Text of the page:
Red Hat (RHT) is my favorite company to watch because of all the stocks I know its history most clearly demonstrates the need to differentiate between the stock value and the finances of the underlying company. I became interested in Red Hat in the last years of the last century. I am now invested in the company, so you might want to take that into account in case I fall into the cheerleading for my own stocks trap.
Investors often talk of overvalued and undervalued company stocks. Typically one looks at the market capitalization of the company: the value of the stock shares times the number of the shares. This gives a total value for the company. Then one looks at the "true" criteria, which typically is some measure of future profits the company can generate, times some multiplier of how much capital it would typically take to generate those profits. If the market capitalization is higher than the "true" value, the company is overvalued.
Red Hat was one of many companies billed by Wall Street as a "next Microsoft" during the technology boom of the 1990's. Given that Red Hat was already establishing leadership in commercializing the Linux operating system, this was not an altogether dismissible line of reasoning. After all, the Microsoft empire was built around its original operating system, MS-DOS, which later evolved into Windows. The problem was that the stock was bid up to prices implying that being the next Microsoft was a done deal.
Several easily discernable obstacles stood in the way of Red Hat becoming the new Lord of the Computerverse. First, it really did not have very many paying clients in the year 2000. Second, Linux is Open Source, and can be had for free, which really cuts into profit margins compared to a proprietary system like Windows. Third, there was a lot of competition within the Linux space for the few commercial dollars available to it.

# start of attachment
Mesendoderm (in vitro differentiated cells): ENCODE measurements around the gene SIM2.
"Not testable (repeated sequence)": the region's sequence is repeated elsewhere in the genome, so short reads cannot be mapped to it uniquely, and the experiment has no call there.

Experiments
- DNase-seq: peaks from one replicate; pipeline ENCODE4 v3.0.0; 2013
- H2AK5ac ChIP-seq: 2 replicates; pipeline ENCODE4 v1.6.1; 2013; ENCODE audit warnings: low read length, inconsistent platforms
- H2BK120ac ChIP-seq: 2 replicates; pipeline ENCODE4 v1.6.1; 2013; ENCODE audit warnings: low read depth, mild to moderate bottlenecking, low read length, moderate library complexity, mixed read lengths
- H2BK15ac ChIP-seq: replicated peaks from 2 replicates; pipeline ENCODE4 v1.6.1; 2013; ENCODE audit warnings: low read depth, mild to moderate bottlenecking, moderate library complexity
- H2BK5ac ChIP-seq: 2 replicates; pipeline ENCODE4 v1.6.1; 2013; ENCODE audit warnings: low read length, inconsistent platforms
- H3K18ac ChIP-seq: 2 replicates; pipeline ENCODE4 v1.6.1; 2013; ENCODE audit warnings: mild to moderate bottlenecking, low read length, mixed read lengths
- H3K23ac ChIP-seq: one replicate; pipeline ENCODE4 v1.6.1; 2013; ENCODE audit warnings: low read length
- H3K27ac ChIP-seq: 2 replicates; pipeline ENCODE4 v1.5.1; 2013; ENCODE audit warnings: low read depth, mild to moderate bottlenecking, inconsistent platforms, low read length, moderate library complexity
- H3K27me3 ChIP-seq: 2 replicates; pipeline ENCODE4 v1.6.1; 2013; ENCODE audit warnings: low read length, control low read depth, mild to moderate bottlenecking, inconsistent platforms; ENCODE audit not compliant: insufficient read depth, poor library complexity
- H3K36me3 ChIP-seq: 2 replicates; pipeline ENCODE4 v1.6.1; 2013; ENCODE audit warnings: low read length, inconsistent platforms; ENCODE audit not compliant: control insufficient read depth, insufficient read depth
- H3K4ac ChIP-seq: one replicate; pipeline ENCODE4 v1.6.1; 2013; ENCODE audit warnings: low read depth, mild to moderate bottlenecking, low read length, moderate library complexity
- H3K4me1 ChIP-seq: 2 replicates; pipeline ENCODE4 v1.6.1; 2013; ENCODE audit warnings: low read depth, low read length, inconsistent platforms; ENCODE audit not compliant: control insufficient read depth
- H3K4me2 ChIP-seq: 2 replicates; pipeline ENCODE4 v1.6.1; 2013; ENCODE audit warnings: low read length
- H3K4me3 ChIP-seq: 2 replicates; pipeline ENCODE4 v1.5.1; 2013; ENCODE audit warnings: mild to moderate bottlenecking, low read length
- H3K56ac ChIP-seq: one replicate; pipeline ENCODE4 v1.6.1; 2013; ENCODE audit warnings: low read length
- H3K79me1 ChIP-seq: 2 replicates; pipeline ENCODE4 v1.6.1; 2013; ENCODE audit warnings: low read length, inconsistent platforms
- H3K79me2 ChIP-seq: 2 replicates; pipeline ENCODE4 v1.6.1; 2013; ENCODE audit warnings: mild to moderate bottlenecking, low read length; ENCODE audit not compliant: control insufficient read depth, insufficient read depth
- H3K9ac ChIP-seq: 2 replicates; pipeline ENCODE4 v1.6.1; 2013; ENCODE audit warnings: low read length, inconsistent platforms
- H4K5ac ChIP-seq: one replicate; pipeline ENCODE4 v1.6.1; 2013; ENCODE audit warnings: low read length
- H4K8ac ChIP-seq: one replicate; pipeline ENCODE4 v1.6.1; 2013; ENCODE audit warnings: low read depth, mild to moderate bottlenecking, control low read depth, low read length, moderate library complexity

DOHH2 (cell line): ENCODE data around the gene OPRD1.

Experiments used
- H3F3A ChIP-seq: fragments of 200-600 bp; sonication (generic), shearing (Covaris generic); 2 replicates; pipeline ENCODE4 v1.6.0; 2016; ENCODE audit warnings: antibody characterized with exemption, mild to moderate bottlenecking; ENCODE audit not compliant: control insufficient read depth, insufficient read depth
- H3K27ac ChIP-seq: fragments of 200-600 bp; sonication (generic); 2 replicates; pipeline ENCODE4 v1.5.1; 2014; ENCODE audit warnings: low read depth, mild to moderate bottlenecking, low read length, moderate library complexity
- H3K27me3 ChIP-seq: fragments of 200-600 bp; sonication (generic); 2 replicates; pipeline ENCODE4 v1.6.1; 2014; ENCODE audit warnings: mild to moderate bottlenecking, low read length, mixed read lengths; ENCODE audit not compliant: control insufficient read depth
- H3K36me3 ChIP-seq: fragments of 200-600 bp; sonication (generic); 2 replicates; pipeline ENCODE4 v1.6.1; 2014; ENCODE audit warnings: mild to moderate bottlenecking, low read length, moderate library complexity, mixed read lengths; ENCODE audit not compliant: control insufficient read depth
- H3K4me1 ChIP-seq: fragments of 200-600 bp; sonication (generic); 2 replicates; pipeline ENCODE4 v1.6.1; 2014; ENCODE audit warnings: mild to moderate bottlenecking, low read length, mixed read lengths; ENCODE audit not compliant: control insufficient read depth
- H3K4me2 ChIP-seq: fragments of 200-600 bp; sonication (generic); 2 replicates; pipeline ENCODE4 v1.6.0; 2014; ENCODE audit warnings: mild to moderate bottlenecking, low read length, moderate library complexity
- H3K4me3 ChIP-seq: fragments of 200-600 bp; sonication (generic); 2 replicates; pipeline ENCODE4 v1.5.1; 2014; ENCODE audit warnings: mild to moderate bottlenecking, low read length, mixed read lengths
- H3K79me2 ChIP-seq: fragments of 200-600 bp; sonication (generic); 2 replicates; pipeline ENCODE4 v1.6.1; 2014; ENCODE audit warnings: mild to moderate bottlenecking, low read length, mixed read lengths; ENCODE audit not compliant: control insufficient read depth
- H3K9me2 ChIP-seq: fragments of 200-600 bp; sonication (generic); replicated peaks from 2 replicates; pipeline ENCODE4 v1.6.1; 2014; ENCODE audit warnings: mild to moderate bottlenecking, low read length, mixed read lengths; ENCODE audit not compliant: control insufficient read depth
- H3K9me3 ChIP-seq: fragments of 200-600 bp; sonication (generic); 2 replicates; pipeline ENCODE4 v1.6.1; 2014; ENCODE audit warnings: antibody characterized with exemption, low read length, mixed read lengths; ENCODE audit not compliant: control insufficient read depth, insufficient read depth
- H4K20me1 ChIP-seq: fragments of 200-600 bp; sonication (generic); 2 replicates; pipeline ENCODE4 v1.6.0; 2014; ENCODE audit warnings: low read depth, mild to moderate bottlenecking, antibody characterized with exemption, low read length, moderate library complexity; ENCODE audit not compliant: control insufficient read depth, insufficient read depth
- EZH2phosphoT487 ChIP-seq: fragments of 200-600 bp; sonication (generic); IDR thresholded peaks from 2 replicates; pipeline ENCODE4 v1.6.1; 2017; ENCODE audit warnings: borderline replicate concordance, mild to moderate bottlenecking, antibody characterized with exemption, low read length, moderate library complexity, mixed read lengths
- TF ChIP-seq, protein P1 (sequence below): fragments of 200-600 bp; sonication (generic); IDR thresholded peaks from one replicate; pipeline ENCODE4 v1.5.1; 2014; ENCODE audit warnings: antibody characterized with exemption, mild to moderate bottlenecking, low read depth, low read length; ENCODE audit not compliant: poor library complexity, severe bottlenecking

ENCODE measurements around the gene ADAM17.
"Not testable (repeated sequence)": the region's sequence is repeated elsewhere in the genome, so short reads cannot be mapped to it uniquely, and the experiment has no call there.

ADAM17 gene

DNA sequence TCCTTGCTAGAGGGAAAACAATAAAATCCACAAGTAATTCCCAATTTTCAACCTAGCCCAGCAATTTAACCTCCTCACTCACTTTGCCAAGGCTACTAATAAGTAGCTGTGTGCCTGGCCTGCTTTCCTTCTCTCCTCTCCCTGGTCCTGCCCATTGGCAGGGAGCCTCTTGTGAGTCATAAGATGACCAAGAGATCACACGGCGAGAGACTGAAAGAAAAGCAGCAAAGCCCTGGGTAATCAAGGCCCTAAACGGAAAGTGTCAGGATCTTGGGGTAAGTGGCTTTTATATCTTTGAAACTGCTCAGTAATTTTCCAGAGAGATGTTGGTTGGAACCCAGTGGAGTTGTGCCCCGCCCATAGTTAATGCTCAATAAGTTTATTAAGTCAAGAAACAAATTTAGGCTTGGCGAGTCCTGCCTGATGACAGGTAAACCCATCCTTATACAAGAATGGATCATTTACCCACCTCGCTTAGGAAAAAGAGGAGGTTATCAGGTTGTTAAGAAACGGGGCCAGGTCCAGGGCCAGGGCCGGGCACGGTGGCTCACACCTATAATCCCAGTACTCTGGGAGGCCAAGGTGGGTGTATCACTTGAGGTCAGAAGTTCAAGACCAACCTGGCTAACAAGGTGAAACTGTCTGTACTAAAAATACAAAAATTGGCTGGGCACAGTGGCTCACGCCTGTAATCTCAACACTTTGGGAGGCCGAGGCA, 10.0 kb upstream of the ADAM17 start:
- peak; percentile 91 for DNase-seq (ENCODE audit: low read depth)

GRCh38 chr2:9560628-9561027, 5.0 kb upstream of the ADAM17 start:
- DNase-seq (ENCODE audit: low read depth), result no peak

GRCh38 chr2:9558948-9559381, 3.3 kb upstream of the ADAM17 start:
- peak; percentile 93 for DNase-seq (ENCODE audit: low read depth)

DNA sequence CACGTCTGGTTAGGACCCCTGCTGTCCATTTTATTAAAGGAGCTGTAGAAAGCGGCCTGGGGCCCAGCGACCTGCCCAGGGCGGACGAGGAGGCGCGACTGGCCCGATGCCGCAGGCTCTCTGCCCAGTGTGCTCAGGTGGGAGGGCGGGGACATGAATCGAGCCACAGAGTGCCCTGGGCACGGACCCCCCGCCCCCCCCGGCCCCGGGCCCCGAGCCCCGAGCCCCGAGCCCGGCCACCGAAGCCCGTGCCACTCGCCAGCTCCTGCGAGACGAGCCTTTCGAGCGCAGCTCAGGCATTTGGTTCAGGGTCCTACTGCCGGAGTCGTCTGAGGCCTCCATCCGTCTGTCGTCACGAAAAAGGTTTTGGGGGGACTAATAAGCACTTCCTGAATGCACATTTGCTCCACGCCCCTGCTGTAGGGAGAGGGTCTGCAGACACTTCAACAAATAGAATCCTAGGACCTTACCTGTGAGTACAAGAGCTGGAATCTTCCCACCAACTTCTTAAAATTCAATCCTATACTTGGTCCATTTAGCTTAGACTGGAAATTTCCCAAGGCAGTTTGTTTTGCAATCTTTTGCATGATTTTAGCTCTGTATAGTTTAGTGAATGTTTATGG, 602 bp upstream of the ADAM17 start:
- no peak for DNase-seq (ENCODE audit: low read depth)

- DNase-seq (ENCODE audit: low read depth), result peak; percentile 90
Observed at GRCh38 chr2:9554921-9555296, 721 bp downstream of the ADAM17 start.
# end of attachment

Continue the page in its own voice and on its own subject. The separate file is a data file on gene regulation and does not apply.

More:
Red Hat stock took a big plunge in 2002. In retrospect, that was the time to buy. The stock was almost free. Investors did not want it. Partly they finally understood the three points I made above, but mostly investors don't like to buy stocks that are falling in price.
This week, on March 25th, Red Hat reported on its fourth quarter of fiscal 2009 that ended on February 28. Red Hat is still not the next Microsoft. But it is a highly profitable company with a secure niche in the computing space. Red Hat Enterprise Linux (RHEL) is the gold standard for Linux. Other closely related open source spaces are now attached to it, notably virtualization software and JBoss middleware. In addition, Red Hat has a huge cash reserve. Its profits on a cash basis are typically far above its profits on a GAAP basis.
It is a good company, and its earnings per share are a lot higher than what you can get on T-Bills right now. So it is not too late to buy in. But it is not the next Microsoft. Open Source people just don't bring the predatory hunger to the table that Bill Gates and crew had in their first couple of decades. Red Hat will continue to grow because it enhances the business goals of its customers. It will run profitably, but it won't be able to create the kind of monopoly profits Microsoft has been able to create.
I expect that as soon as IT budgets loosen up again, a lot of enterprises are going to make the shift to Red Hat products. But how big of an income and profit bump that will provide is not easy to predict.
So keep diversified.
And see my Red Hat Q4 fiscal 2009 analyst conference summary for details on the latest quarter.